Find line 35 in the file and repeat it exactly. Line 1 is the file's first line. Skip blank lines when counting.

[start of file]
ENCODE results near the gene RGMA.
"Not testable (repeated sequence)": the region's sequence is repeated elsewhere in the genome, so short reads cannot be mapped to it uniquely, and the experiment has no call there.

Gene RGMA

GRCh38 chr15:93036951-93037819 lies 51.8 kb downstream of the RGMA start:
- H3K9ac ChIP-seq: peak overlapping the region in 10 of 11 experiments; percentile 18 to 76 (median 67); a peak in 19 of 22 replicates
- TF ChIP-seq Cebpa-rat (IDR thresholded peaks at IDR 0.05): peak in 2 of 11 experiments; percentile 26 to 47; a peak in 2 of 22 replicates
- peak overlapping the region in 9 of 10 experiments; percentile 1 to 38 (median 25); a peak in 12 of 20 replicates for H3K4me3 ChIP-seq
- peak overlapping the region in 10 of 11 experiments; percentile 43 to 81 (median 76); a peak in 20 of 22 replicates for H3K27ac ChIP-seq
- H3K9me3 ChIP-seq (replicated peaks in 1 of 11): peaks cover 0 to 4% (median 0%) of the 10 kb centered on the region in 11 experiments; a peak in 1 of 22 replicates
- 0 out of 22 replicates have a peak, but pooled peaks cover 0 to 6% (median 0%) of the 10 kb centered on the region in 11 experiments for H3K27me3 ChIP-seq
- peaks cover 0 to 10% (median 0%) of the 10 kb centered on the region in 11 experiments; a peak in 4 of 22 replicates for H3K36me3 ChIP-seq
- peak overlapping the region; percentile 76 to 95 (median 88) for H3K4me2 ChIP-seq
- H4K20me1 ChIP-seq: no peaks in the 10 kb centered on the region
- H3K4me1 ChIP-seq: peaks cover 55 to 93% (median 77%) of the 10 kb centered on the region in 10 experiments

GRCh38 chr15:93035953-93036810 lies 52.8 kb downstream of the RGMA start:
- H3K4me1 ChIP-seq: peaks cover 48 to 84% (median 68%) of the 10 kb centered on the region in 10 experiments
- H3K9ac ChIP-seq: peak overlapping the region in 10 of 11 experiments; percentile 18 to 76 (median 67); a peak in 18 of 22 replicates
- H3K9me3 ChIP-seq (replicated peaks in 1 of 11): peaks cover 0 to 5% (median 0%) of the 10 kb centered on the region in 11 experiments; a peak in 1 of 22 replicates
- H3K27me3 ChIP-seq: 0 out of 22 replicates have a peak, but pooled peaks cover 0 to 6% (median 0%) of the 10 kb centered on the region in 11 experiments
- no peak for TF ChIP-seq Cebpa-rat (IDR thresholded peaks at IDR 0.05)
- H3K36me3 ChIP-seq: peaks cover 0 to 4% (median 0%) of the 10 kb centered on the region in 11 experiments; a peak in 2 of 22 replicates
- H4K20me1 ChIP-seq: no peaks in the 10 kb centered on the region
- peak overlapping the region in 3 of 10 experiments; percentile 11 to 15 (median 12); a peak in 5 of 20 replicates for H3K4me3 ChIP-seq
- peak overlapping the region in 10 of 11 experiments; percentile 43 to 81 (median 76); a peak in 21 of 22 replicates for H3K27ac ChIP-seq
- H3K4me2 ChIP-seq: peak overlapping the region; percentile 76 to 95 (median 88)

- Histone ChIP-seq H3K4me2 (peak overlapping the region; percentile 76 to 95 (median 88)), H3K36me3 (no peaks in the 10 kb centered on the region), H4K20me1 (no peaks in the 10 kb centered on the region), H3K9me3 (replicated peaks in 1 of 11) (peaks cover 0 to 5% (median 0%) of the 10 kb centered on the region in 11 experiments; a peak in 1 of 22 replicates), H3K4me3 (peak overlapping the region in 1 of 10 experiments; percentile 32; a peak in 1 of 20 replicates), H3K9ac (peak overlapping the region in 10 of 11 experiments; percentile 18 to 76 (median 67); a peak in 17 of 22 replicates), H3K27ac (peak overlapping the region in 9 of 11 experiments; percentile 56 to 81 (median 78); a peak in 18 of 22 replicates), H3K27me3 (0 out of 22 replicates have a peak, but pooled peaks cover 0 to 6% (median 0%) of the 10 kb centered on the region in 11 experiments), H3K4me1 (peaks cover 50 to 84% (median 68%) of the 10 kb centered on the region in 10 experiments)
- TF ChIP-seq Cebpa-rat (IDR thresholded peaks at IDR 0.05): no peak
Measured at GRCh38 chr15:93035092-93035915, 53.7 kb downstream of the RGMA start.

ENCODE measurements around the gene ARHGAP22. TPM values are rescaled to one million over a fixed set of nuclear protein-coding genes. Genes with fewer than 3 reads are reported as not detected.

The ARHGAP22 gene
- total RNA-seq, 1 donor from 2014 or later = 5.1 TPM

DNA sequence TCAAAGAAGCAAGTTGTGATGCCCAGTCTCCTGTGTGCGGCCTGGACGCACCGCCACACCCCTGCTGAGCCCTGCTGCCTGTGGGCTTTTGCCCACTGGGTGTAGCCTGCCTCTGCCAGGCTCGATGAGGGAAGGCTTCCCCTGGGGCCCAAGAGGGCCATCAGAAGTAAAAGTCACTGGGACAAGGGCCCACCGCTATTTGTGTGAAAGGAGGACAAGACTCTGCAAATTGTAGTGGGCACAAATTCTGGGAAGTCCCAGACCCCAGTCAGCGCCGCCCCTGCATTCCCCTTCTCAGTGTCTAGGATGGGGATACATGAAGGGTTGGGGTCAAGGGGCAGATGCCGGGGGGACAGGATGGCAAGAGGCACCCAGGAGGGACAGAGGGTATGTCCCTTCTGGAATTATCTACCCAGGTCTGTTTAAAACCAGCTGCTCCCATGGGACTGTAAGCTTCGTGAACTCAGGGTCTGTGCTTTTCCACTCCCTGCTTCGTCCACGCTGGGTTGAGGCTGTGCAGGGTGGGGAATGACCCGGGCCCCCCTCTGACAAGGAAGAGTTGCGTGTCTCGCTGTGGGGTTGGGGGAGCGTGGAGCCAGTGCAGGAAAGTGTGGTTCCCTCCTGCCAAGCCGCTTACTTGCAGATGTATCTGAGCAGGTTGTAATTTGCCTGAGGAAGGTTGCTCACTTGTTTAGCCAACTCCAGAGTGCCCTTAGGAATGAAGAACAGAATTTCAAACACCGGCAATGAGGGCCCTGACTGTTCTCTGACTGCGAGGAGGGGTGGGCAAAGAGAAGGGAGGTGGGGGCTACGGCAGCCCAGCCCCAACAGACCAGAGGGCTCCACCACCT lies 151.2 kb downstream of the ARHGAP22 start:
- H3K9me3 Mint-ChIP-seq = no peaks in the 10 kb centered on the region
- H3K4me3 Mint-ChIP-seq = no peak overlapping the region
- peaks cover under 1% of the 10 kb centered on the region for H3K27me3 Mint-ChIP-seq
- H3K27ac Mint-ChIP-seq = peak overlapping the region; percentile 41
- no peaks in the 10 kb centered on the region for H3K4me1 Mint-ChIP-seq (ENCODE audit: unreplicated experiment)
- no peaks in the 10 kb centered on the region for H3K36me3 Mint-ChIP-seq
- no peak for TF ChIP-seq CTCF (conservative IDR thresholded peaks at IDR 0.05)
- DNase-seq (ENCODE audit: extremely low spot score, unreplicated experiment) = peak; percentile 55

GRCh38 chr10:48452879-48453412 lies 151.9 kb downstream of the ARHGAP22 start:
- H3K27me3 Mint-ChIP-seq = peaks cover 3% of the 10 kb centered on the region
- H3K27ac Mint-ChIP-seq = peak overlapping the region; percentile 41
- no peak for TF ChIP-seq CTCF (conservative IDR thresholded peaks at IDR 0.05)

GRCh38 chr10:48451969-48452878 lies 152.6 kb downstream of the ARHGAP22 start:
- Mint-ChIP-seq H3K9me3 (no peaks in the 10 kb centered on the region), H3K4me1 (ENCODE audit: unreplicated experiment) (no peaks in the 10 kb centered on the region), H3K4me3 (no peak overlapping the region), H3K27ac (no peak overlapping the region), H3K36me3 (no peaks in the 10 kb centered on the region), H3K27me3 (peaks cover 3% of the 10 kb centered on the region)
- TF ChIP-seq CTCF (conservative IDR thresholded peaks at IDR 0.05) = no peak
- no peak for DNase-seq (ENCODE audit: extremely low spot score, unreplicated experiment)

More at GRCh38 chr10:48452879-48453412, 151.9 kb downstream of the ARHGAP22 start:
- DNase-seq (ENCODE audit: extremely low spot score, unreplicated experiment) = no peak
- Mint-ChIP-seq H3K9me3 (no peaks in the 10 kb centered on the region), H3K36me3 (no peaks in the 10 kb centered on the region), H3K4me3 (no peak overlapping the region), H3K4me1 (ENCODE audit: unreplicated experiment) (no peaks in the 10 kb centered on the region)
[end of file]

- peaks cover under 1% of the 10 kb centered on the region for H3K27me3 Mint-ChIP-seq